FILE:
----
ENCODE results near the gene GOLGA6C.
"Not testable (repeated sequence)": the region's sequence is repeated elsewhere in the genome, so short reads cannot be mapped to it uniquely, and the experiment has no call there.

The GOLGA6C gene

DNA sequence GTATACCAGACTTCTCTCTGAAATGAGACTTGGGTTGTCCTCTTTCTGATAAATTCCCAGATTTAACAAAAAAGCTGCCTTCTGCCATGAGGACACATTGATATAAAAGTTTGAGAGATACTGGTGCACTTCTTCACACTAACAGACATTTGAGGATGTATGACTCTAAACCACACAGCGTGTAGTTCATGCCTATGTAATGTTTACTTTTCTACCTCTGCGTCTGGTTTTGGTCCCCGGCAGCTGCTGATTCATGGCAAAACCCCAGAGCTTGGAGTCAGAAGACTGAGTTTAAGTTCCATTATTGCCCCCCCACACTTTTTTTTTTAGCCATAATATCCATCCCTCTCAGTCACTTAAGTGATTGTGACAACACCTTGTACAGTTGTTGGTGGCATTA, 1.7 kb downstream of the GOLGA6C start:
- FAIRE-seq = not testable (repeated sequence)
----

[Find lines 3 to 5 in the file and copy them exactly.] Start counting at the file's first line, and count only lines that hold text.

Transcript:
The GOLGA6C gene

DNA sequence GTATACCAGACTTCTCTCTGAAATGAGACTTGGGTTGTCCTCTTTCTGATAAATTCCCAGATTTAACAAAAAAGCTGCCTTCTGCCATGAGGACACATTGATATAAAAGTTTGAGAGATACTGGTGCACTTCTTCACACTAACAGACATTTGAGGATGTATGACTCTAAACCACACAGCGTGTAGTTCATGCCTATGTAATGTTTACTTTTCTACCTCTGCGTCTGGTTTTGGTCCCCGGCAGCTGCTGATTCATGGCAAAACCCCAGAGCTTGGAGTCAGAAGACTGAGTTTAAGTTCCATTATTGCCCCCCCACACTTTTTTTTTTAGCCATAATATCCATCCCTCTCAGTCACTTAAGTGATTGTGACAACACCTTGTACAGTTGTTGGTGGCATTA, 1.7 kb downstream of the GOLGA6C start:
- FAIRE-seq = not testable (repeated sequence)